The film resists the obvious allegorical possibilities. The clones' plight is not a stand-in for slavery, for example. In fact, Never Let Me Go is largely uninterested in questions about the clones' standing in society or their inherent humanity. The latter is treated as a given (in the beginning, we don't know they are "different" from other human beings - that revelation occurs gradually during the course of the narrative) and, when it is raised during a pivotal scene, it comes as a surprise to the characters that there would be a question about their having souls. Perhaps questions about what qualifies a creature as "life" are so commonplace within science fiction that further exploration of them were deemed unnecessary within this framework.
Mark Romanek, a highly respected music video director making his follow-up to One Hour Photo, has crafted a motion picture that is as visually impressive as it is emotionally distant. The look of the film, even in its near-contemporary scenes, feels trapped in the '50s and '60s, as if the medical breakthrough that extends lives somehow slowed all other aspects of living. There are also some lovely individual shots, a few of which evoke a melancholy sense of yearning. (Not surprising since the movie is presented from Kathy's perspective.)
The performances are of the highest caliber. Kiera Knightley's portrayal is more brittle that what we have become accustomed to from her, but she softens toward the end. Knightley does a great deal with a poorly developed character. Andrew Garfield, who played the lead in the first chapter of the Red Riding trilogy, shows aspects of strength and insecurity, and his reaction to a key revelation is striking. At the heart and soul of Never Let Me Go is Carey Mulligan and, although her work here isn't as transcendent as what she provided in An Education, this is nevertheless an example of multi-faceted acting. It is also worth noting that care was taken in choosing the actors to play the younger versions of the characters, since all three bear resemblances to their older counterparts.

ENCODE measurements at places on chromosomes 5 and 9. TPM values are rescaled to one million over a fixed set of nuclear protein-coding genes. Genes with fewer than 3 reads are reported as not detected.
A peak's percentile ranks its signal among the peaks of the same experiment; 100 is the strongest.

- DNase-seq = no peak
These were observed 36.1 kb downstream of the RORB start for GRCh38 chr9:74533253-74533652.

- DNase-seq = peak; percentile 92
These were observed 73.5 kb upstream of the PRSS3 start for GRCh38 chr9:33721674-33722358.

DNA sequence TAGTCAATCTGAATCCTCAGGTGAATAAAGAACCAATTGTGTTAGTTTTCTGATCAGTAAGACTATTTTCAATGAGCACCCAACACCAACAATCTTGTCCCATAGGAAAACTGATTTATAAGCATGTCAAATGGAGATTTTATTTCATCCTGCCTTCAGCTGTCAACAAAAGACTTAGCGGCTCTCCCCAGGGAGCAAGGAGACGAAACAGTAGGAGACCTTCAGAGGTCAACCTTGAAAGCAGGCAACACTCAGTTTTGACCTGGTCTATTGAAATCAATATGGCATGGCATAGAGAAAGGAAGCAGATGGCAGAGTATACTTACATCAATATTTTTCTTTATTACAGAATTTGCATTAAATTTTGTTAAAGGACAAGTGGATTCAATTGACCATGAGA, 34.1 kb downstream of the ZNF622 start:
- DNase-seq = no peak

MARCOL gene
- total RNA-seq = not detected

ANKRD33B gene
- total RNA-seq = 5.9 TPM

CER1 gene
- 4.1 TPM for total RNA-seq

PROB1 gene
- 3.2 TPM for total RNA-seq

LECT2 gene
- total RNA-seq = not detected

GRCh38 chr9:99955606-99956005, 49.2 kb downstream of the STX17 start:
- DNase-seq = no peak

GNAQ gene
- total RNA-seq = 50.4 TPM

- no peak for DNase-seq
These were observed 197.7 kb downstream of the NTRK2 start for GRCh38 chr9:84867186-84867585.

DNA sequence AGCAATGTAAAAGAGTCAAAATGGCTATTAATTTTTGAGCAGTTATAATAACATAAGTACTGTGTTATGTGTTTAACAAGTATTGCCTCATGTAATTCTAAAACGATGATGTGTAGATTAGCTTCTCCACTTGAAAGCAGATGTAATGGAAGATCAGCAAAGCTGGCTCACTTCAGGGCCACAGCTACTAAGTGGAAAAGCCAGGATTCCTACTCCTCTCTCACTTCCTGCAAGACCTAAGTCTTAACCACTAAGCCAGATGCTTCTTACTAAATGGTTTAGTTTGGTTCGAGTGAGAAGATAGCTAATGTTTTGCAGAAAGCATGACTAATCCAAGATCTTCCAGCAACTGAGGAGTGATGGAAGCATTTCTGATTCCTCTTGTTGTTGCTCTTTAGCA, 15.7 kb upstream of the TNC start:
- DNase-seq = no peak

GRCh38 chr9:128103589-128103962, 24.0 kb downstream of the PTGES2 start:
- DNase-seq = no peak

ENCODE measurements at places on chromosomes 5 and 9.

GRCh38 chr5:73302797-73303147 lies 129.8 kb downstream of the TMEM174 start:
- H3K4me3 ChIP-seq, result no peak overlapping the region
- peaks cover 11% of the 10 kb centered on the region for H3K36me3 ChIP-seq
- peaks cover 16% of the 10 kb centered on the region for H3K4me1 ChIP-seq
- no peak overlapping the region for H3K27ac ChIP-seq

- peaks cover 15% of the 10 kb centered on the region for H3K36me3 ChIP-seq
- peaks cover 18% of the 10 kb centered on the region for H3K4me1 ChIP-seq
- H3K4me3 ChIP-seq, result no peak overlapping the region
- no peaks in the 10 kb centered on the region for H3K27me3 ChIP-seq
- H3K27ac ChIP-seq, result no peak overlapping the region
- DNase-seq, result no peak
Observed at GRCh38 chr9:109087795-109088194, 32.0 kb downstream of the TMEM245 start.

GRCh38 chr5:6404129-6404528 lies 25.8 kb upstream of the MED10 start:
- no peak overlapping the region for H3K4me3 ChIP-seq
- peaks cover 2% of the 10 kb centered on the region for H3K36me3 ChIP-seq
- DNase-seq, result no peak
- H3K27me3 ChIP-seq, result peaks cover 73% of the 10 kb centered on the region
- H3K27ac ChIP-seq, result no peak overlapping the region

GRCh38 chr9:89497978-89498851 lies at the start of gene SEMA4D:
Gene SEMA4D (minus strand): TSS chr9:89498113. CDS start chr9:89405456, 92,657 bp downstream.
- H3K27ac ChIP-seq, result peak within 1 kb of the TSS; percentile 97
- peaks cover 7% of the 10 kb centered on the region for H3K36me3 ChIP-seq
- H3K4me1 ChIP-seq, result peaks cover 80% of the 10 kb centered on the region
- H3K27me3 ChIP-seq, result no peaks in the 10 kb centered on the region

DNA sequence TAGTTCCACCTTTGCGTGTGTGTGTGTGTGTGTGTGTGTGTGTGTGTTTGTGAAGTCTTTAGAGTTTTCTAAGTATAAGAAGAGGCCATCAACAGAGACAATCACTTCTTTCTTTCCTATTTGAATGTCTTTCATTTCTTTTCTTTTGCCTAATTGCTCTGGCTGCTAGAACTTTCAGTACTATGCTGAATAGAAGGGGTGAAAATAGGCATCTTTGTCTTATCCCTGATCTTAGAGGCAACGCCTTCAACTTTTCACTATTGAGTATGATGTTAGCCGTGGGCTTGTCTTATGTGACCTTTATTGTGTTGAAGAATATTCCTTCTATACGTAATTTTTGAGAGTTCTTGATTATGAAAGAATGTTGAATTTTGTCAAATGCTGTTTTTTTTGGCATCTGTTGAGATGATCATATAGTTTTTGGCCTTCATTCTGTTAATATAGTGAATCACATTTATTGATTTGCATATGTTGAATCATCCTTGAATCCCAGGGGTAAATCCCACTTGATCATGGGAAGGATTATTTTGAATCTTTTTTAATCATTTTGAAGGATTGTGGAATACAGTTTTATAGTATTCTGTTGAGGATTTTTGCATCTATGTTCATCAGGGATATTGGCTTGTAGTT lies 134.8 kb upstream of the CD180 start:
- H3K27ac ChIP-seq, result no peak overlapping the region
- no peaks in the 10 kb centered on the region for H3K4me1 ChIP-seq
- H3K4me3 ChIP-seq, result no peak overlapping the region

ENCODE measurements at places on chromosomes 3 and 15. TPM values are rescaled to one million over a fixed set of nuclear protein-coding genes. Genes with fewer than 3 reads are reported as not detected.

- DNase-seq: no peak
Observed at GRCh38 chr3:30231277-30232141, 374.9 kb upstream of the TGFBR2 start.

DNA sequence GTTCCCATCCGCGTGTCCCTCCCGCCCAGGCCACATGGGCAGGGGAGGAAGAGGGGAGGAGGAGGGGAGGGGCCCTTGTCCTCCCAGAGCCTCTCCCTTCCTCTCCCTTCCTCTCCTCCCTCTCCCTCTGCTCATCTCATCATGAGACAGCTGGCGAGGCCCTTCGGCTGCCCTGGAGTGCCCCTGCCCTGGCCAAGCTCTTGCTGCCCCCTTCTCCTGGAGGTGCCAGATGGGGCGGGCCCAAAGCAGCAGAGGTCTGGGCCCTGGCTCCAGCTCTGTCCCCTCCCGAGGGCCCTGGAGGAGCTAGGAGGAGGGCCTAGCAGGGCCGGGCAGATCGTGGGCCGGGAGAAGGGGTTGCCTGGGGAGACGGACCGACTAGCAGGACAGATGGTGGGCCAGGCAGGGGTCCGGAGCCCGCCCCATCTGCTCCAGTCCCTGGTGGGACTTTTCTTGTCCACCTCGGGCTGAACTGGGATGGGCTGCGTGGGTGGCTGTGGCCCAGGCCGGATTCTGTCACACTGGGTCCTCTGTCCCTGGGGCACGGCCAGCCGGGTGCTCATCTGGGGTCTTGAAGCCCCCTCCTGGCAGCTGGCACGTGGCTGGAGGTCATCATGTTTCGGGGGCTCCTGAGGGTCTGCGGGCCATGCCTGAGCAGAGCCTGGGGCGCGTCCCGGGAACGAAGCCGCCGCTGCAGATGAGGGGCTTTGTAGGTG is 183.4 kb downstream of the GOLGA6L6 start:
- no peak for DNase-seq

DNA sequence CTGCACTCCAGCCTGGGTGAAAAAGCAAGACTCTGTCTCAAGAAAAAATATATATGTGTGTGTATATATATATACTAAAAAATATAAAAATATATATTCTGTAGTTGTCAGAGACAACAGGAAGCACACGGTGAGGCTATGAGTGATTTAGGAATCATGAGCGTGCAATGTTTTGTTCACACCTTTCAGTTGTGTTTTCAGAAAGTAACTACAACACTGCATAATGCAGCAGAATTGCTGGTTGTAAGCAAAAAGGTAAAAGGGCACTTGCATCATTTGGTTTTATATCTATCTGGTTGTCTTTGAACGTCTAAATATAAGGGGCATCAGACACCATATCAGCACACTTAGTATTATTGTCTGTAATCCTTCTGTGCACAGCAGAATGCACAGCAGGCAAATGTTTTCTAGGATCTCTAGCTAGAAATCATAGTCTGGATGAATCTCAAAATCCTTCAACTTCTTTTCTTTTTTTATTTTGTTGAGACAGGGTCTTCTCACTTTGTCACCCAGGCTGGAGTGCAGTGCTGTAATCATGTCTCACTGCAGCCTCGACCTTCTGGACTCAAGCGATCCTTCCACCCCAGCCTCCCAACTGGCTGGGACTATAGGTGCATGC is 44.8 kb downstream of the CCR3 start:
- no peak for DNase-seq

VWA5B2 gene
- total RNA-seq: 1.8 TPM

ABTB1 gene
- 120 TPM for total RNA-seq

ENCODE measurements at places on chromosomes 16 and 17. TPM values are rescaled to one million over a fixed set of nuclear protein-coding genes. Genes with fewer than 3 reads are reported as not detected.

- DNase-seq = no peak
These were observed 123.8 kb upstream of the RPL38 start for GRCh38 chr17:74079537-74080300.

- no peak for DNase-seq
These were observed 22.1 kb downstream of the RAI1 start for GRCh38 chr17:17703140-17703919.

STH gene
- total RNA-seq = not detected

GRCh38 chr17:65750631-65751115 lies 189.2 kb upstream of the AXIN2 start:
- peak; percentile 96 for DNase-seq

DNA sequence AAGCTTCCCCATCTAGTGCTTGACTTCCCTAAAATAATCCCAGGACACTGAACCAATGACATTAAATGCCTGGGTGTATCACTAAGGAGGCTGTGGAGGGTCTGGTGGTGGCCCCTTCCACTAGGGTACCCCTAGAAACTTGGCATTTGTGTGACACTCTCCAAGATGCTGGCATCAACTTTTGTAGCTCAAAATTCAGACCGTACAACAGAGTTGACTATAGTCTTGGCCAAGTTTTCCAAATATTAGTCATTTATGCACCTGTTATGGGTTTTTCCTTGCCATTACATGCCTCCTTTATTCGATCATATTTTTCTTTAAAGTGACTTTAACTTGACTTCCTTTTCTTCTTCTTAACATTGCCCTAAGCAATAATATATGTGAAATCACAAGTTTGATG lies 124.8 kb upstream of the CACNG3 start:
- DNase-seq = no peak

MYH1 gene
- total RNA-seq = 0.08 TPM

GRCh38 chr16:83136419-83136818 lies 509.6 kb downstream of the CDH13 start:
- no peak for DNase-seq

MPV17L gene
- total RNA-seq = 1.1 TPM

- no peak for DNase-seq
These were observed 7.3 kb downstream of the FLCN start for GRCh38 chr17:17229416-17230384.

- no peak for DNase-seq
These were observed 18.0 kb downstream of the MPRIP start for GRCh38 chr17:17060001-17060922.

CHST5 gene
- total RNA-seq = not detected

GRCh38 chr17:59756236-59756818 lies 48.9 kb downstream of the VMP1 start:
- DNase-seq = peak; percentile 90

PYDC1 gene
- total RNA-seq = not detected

Never Let Me Go is a moody film, but the slowness at which it progresses and the way in which the emotions are dampened to create an introspective feeling can lull the viewer almost to sleep. Never Let Me Go requires patience, but one has to wonder whether it has earned the right to make such a demand on its audience. The film is neither thematically deep nor emotionally powerful. Yes, we experience regret at times, but it's a fleeting feeling, lacking the potency to linger. The production is gorgeously rendered and splendidly acted but there's a sense that the whole may be significantly less than the sum of its parts.
Never Let Me Go (United Kingdom/United States, 2010)
Theatrical Aspect Ratio: 2.35:1
Screenplay: Alex Garland, based on the novel by Kazuo Ishiguro
Cinematography: Adam Kimmel
Music: Rachel Portman